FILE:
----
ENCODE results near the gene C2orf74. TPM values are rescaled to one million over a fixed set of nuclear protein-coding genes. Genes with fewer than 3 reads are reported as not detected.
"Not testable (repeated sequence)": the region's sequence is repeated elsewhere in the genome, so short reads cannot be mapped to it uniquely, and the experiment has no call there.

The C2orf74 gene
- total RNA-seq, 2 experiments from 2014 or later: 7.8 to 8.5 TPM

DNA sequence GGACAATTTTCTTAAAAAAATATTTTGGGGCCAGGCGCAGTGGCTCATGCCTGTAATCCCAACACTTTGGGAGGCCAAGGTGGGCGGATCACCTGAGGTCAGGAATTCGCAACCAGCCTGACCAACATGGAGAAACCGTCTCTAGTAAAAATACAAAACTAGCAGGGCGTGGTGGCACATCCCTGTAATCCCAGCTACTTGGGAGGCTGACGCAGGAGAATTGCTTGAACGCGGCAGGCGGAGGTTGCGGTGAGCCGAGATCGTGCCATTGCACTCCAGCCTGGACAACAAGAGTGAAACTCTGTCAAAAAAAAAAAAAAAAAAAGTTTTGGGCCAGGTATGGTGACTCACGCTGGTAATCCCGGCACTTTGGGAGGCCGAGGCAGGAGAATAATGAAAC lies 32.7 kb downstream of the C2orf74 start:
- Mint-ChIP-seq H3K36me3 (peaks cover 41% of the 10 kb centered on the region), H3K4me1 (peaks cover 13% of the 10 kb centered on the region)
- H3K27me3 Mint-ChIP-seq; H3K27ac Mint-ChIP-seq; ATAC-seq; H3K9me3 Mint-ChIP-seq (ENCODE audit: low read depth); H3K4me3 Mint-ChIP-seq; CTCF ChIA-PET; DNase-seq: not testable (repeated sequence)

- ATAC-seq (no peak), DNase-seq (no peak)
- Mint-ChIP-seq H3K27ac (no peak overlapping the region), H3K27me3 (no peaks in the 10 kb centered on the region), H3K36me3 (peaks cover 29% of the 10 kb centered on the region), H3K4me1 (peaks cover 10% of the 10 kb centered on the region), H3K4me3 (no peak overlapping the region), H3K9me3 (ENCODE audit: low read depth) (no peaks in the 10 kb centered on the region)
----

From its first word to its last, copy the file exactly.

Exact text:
ENCODE results near the gene C2orf74. TPM values are rescaled to one million over a fixed set of nuclear protein-coding genes. Genes with fewer than 3 reads are reported as not detected.
"Not testable (repeated sequence)": the region's sequence is repeated elsewhere in the genome, so short reads cannot be mapped to it uniquely, and the experiment has no call there.

The C2orf74 gene
- total RNA-seq, 2 experiments from 2014 or later: 7.8 to 8.5 TPM

DNA sequence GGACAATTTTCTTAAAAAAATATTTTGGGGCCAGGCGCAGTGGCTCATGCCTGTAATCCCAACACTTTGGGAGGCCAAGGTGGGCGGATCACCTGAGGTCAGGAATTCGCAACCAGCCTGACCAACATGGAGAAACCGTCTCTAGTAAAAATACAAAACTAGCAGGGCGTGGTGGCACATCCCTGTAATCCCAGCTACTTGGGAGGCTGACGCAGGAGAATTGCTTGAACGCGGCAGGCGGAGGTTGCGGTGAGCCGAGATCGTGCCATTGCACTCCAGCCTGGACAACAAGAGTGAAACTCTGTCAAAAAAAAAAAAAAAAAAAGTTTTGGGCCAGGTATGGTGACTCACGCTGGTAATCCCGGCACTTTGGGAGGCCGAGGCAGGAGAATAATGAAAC lies 32.7 kb downstream of the C2orf74 start:
- Mint-ChIP-seq H3K36me3 (peaks cover 41% of the 10 kb centered on the region), H3K4me1 (peaks cover 13% of the 10 kb centered on the region)
- H3K27me3 Mint-ChIP-seq; H3K27ac Mint-ChIP-seq; ATAC-seq; H3K9me3 Mint-ChIP-seq (ENCODE audit: low read depth); H3K4me3 Mint-ChIP-seq; CTCF ChIA-PET; DNase-seq: not testable (repeated sequence)

- ATAC-seq (no peak), DNase-seq (no peak)
- Mint-ChIP-seq H3K27ac (no peak overlapping the region), H3K27me3 (no peaks in the 10 kb centered on the region), H3K36me3 (peaks cover 29% of the 10 kb centered on the region), H3K4me1 (peaks cover 10% of the 10 kb centered on the region), H3K4me3 (no peak overlapping the region), H3K9me3 (ENCODE audit: low read depth) (no peaks in the 10 kb centered on the region)